On the substantive question of liability, it is notable that Director Cordray went out of his way to interpret RESPA in an aggressive manner. The ALJ had interpreted RESPA to provide an affirmative defense to liability if PHH could prove that it had actually provided reinsurance in exchange for the payments. In so finding, the ALJ largely deferred to the Department of Housing and Urban Development’s prior interpretation of the statute. (The Department had been tasked with enforcing RESPA before the establishment of the CFPB.) The ALJ ultimately concluded, however, that the affirmative defense was unavailable to PHH: the reinsurance had been structured so that there was no real risk transfer, and the service purportedly provided was illusory. Although unnecessary to affirm PHH’s liability, Director Cordray took up the issue and pointedly rejected the Department’s prior interpretation, concluding that there is no affirmative defense to a RESPA violation.
Perhaps most notably, the Director agreed with the ALJ’s conclusion that, although a three-year statute of limitations applies where the CFPB sues to enforce RESPA in federal court, no statute of limitation applies to Bureau administrative enforcement proceedings. Both the ALJ and Director Cordray relied on the US Supreme Court’s decision inBP America Production Co. v. Burton, which held that Congress’ use of the term “action” in a statutory limitations provision limited the provision’s scope to “judicial, not administrative proceedings.”2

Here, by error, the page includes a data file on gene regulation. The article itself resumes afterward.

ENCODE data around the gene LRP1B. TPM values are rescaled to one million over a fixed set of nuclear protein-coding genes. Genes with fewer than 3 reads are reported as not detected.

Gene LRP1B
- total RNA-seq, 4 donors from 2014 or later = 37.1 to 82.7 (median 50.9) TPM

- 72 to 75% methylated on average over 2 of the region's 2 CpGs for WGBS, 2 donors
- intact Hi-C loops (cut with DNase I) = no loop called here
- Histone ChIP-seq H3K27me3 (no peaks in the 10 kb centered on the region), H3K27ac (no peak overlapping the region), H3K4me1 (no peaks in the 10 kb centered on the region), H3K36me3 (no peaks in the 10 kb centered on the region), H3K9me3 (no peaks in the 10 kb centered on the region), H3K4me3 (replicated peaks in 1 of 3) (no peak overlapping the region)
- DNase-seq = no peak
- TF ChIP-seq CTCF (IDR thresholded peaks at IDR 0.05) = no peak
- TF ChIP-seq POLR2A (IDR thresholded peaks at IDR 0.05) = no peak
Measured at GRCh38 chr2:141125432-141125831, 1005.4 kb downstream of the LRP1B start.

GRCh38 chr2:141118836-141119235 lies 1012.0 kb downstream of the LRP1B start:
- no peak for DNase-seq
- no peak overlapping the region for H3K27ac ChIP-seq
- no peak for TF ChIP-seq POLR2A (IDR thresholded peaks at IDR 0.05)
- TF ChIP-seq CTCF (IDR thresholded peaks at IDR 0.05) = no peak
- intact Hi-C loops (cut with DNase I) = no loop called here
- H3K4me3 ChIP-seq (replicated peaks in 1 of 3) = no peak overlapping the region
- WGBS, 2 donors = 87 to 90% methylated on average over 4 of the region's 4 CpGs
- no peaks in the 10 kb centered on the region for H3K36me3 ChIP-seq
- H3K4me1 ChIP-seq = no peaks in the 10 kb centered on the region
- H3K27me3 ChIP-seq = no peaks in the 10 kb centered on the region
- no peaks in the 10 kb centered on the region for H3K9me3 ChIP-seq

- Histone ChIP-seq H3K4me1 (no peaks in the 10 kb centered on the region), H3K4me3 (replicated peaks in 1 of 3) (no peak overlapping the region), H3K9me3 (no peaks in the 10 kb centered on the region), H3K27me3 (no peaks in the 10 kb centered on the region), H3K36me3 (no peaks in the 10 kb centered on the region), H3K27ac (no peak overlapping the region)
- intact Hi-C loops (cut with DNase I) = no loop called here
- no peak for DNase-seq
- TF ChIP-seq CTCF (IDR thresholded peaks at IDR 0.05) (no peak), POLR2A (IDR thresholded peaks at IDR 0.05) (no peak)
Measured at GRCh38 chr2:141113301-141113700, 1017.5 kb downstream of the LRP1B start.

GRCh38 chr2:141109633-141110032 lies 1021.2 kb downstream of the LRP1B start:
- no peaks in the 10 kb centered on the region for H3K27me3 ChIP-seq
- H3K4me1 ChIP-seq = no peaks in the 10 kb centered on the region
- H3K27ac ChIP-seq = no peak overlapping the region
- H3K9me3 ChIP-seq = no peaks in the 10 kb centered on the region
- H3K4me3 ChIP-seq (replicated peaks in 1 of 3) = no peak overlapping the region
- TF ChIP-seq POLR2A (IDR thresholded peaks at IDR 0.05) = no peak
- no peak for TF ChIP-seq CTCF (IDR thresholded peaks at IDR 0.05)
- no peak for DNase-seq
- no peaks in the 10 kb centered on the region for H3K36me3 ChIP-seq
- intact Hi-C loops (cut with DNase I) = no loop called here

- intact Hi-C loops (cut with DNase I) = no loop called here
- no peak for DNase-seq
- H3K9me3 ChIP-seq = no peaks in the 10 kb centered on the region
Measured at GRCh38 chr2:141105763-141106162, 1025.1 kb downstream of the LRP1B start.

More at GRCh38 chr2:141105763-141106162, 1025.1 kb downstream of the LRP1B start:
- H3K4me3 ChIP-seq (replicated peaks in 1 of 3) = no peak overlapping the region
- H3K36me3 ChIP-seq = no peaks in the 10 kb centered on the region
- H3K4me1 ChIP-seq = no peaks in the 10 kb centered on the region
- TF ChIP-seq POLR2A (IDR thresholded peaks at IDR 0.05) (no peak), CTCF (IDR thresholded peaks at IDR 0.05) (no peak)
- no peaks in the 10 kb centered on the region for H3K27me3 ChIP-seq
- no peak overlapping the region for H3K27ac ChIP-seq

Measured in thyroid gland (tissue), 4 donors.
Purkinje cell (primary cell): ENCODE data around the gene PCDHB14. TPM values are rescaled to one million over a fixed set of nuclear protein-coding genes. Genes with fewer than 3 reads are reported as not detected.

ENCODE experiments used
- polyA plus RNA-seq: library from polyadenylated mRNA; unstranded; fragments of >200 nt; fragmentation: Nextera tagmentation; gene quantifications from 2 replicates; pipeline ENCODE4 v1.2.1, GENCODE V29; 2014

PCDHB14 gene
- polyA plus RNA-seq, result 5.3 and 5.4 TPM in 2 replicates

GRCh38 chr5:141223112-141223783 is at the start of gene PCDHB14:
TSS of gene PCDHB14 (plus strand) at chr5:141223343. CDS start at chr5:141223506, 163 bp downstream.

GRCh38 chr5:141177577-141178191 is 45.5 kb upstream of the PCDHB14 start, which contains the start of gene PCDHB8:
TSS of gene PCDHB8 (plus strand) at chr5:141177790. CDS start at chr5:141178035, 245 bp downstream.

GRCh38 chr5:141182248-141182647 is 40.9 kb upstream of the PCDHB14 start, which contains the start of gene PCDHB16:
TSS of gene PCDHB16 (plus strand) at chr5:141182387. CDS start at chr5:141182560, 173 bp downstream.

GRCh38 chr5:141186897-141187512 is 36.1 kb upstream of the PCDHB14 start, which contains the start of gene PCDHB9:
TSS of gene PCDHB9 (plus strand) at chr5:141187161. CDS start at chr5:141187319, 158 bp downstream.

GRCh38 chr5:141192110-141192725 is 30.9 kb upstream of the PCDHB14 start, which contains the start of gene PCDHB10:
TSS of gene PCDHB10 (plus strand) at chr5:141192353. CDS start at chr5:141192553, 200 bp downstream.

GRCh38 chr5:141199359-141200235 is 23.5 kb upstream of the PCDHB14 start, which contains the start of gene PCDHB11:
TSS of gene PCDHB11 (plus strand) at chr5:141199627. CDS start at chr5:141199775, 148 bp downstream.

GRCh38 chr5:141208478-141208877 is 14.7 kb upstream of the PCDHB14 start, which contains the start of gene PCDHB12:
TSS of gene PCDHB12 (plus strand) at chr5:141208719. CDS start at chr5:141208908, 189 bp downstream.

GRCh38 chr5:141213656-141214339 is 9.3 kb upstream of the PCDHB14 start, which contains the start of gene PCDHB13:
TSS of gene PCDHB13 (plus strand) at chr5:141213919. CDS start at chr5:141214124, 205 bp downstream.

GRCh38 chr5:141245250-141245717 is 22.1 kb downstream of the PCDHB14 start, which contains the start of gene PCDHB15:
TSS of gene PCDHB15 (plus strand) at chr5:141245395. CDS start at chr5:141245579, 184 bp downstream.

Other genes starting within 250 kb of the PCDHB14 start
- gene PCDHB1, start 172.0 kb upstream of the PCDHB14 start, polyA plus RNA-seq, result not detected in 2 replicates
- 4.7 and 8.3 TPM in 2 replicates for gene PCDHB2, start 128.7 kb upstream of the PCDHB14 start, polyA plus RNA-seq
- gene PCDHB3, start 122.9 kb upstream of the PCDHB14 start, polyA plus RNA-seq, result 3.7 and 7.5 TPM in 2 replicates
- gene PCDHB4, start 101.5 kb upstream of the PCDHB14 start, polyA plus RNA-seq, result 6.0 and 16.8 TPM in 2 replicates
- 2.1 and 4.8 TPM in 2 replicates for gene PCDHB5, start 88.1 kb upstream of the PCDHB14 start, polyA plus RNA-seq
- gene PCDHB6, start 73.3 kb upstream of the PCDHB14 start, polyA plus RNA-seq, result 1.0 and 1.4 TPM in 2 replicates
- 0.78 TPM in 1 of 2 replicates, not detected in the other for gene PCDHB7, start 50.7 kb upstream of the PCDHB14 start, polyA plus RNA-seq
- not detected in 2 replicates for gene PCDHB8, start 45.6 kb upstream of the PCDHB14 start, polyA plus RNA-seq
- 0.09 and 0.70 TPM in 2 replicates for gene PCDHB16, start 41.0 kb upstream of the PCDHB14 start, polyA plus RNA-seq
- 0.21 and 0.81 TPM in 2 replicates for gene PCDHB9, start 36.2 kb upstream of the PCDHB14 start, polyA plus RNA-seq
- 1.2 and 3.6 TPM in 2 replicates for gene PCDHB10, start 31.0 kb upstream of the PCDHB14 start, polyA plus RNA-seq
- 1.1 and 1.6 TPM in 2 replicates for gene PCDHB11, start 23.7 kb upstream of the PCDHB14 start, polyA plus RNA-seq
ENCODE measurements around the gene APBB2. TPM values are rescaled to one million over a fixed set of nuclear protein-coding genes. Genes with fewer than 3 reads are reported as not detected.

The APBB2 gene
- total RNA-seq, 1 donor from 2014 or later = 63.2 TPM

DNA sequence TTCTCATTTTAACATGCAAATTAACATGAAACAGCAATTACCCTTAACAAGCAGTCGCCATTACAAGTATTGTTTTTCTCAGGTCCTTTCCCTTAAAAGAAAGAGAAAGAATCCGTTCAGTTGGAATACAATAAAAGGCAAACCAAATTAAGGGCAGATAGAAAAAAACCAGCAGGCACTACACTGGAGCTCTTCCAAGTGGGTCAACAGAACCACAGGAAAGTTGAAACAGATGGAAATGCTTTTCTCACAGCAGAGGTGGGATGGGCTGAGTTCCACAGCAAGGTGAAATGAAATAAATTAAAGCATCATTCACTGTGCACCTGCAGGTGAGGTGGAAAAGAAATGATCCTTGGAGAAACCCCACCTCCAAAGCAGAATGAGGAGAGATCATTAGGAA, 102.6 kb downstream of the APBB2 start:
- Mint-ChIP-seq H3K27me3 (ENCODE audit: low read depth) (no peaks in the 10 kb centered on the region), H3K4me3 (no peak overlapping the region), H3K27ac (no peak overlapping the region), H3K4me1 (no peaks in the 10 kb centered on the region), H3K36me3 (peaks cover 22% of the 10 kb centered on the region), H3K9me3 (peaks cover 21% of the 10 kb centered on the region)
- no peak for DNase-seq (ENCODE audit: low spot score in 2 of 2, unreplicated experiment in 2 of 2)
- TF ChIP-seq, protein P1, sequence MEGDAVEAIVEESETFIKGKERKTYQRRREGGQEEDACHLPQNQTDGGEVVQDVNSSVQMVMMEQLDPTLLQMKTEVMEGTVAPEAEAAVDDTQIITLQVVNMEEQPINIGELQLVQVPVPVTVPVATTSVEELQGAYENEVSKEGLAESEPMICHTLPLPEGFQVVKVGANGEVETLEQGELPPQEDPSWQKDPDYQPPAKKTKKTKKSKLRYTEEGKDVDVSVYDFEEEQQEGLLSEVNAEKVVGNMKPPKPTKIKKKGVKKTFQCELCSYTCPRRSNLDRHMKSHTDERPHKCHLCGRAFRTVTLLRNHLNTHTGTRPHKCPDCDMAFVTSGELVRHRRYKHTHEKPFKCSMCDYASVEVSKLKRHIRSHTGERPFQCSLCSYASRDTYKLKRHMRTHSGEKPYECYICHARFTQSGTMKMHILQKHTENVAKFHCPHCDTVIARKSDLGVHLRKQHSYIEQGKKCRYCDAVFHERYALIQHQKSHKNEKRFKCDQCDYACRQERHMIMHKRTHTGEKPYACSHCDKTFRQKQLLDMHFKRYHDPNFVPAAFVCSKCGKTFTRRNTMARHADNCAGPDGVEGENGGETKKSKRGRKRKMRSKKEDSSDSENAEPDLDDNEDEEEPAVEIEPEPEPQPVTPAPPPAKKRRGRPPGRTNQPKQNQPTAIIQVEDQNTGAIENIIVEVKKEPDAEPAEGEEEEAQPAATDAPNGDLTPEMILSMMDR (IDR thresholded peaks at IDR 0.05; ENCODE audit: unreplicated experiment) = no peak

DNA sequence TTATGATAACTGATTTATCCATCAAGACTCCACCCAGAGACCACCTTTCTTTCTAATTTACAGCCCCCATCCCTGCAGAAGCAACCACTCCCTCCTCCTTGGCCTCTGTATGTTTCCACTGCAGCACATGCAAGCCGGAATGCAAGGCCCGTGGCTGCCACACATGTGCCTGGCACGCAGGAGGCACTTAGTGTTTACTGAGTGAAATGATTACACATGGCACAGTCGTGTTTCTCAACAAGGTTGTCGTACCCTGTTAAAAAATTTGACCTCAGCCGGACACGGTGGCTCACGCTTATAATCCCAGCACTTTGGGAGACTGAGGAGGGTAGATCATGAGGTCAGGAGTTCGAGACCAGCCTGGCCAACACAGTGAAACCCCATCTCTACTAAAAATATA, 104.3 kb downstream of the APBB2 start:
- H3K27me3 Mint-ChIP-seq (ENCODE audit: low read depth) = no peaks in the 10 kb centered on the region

Given that the Bureau has virtually unfettered discretion to elect between an administrative proceeding or a federal court action, and that it generally may seek the same forms of relief in either forum, the significance of this holding cannot be overstated: even if a RESPA claim would be time-barred in federal court, the Bureau nonetheless can assert it, and seek the same injunctive and monetary remedies, through an administrative adjudication. It is likely that the CFPB will make this argument with respect to other federal statutes that similarly impose limitations periods only on “actions,” such as the Truth in Lending Act, the Fair Credit Reporting Act, and the Consumer Financial Protection Act (which sets forth the Bureau’s prohibition on “unfair, deceptive, or abusive acts or practices”).
Finally, the Director exercised his discretion “as justice may require” and declined the Bureau’s request for additional civil penalties (potentially up to $1 million per violation) on top of the $109 million in disgorgement that he had already awarded. PHH has petitioned the DC Circuit for review.